On the other hand, your jealousy is a sign of insecurity. A relationship needs to rely on trust and understanding; any evil thought must be chased away lest it becomes a shadow forever hanging over your happiness and stability.
Iím a girl of 16 who had an affair with a girl of the same age. After some obvious difficulties she left me, claiming she felt like being alone and unwilling to be with a woman any longer. Five months have passed since we broke up and we remain friends, though I miss her and depend totally on her. OK, life has no meaning without her and, well, thatís hurting us both since she left me and, to some extent, doesnít have a new life because weíre together all the time, but truth is, I canít spend too much time around her, and on top of that, she being my problem and I hers, we canít open up to each other to the max. I donít know, Iím wearing myself out, but I canít help being completely dependent on her; yet I donít want to split up. Iíve lost about 10 kg against my will, and it would much worse were she not around. My heart is broken, but I love her. What can I do?
Independently of your homosexuality, which leaves a certain stamp on your relationships given that many still frown on this kind of orientation and force some to stay in the closet for fear of what their family, friends, etc., will say (especially during adolescence, with its great questions and doubts regarding what we are, feel and wish), you must also realize that whatís happening to you is typical of the stage of life you and your friend are going through. For the most part, relationships at your age tend to be less steady, and even if theyíre lived with greater passion they seldom last very long, its members unsure of what they feel for each other.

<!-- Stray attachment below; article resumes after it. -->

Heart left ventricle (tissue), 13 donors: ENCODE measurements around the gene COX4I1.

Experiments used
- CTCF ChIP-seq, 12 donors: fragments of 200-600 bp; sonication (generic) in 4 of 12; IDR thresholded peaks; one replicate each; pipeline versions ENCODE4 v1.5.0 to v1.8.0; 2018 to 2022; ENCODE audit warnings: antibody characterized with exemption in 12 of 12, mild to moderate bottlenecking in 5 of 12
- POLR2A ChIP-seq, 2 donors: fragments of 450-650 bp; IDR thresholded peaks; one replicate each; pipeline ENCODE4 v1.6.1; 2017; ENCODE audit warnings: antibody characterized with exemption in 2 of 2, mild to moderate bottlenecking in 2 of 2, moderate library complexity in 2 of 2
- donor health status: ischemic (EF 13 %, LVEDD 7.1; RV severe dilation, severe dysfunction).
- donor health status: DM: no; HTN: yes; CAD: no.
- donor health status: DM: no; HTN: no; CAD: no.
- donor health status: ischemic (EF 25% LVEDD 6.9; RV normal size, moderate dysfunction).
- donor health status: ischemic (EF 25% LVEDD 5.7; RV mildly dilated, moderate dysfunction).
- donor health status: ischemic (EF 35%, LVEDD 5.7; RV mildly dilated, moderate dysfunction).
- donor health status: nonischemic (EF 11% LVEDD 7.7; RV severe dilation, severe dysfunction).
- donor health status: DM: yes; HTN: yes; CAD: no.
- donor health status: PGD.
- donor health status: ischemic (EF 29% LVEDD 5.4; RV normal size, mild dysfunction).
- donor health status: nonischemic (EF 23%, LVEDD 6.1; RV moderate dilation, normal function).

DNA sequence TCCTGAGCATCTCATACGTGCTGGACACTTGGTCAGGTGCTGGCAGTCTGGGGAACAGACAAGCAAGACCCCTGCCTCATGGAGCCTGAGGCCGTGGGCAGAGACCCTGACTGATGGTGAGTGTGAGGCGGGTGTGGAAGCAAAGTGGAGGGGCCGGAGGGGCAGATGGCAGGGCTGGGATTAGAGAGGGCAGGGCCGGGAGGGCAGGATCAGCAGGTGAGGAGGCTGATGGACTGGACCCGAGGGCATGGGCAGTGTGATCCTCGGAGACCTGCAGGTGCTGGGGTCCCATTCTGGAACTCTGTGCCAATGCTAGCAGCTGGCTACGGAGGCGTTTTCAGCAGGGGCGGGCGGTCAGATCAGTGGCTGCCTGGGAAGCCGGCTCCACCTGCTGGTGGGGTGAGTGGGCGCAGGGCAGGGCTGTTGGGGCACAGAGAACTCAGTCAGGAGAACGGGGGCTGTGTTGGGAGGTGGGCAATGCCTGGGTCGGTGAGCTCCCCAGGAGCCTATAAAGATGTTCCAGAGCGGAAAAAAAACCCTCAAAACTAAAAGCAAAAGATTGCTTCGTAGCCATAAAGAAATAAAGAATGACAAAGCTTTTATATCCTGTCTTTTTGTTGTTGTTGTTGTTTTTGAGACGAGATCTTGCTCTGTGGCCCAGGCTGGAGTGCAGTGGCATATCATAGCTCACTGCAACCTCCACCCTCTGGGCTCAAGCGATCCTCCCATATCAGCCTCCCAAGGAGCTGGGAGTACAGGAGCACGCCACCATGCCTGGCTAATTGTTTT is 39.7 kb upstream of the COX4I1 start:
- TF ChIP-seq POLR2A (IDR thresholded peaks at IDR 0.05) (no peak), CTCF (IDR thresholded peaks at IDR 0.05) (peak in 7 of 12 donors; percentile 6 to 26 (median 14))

I believe you should have an honest talk, but even if youíre very much in love with your friend, it takes two to have a relationship, not just one of the partiesí intentions. If yours is an unrequited love, you should learn to live with your loss and take in the fact that being constantly within striking distance of each other will help you bear your grief no more than it will make you grasp the need to wipe the slate clean and make a fresh start.